Green Ridge
Overview
by Michele Morseth
ABOUT SCHS

When Lt. Henry Abbot and his party of 10 men and 12 mules camped atop Green Ridge on what is now Prairie Farm, he did not know of the escarpment that lay on his path to the west. In 1855, Abbot was unaware that he was standing on a fault line and Green Ridge and the Metolius River below are testament to the movements of the earth’s crust. Several million years before he arrived, the meadows along the Metolius below would have been at the elevation of Green Ridge and the Cascade Crest 2,000 feet higher than the present elevation. While tectonic plates collided, earthquakes broke the surface of the Cascades. After 2 million years of activity, the land from Green Ridge west to the North Santiam River had sunk, forming the Cascade graben and the Metolius basin on the eastern extent. Green Ridge rose along the eastern edge of the trough and provided a partial barrier to lava flowing from the active volcanoes within the Cascade graben. Volcanic activity continued for 2 million years. The stratovolcano, Black Butte, formed when magma oozed out of the Green Ridge fault. By 100,000 years ago many of the mountains seen today took shape.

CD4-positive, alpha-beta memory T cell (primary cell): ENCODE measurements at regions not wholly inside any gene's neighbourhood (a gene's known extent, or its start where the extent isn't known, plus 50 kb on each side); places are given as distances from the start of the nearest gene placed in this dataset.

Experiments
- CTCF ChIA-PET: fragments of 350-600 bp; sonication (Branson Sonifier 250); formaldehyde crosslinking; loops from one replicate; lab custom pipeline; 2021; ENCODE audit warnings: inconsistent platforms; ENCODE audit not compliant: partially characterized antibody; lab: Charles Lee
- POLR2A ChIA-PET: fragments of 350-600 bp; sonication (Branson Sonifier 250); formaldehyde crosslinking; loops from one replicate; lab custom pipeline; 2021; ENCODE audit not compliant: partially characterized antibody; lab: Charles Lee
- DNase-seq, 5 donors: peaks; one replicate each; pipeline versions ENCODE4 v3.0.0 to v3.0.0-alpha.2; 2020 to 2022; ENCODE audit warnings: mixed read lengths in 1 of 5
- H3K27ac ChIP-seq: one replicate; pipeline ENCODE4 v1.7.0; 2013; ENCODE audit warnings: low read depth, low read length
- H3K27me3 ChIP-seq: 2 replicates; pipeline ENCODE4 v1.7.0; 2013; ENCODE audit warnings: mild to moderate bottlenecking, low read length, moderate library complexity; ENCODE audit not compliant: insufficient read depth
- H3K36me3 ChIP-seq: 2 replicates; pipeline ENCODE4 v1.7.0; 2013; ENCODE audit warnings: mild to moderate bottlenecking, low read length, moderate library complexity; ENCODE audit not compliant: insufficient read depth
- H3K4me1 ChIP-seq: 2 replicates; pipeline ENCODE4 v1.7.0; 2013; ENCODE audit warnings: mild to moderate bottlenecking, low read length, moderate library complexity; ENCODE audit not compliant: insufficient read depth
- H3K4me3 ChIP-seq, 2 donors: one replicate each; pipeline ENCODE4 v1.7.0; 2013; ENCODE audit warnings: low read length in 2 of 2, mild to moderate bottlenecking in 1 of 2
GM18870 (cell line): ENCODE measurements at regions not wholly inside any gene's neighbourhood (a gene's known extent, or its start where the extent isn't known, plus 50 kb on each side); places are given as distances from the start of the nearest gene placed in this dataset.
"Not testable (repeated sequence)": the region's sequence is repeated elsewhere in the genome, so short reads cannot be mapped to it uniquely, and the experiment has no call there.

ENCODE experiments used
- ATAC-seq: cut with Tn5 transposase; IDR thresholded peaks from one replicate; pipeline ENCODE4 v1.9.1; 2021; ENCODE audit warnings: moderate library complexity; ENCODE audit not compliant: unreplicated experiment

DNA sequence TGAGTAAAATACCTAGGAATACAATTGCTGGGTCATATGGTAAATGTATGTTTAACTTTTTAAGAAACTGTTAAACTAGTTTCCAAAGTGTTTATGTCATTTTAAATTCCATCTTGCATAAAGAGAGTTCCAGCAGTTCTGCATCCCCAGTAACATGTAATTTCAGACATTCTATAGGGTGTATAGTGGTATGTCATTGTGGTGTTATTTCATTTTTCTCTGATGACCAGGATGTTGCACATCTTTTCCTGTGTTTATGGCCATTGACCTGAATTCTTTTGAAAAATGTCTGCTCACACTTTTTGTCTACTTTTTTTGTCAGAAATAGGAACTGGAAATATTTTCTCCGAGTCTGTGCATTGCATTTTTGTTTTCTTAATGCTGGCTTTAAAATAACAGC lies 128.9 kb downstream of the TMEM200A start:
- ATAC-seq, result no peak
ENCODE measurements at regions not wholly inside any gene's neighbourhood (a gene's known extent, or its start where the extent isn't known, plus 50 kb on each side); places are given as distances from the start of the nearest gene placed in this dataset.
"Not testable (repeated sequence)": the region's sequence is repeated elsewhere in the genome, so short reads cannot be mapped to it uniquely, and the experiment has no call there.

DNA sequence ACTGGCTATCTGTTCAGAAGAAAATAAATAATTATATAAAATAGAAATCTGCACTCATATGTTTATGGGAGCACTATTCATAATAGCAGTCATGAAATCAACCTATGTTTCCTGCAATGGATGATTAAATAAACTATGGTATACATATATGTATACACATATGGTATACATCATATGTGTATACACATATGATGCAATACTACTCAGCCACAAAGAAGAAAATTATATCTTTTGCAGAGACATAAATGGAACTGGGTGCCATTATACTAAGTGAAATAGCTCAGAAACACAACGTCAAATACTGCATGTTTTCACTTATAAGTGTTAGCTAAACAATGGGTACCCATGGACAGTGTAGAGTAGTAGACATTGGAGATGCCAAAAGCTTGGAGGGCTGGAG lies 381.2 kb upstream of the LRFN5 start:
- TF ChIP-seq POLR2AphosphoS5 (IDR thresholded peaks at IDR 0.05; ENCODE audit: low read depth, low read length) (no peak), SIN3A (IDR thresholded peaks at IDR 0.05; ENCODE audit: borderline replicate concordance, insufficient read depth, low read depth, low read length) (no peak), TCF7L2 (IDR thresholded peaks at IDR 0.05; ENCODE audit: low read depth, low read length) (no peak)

Abbot grazed his stock on the grass atop Green Ridge, finding the next morning “an immense canyon, which was found by subsequent measurement to be 1,945 feet deep. Far below us we heard the roar of a mountain torrent…The canyon side below us was so steep and rocky we feared the decent would be impracticable. I directed the animals to be herded and sent three men to explore it…[the route was dangerous, with] narrow ledges and steep slopes of loose rocks which, becoming dislodged, rolled down the precipice, and started others in their course…”

Safe in the valley “bordered by pines and thickly carpeted with bunch grass” they continued following paths made by Native American residents. Green Ridge, abundant with deer, was part of the Northern Paiute and Tenino Indian’s hunting area.

In the 1930s the CCC, as part of a series of projects in the area, built a fire lookout on the western edge of Green ridge to command view of the Metolius Basin and foothills beyond.
Dant and Russell operated a mill at Prairie Farm on Green Ridge in the late 1940s.

Hatton, R.R.
1996 Oregon’s Sisters Country: A Portrait of Its Lands, Waters, and People. Maverick Publications: Bend, OR

 

Copyright © 2006 Sisters Country Historical Society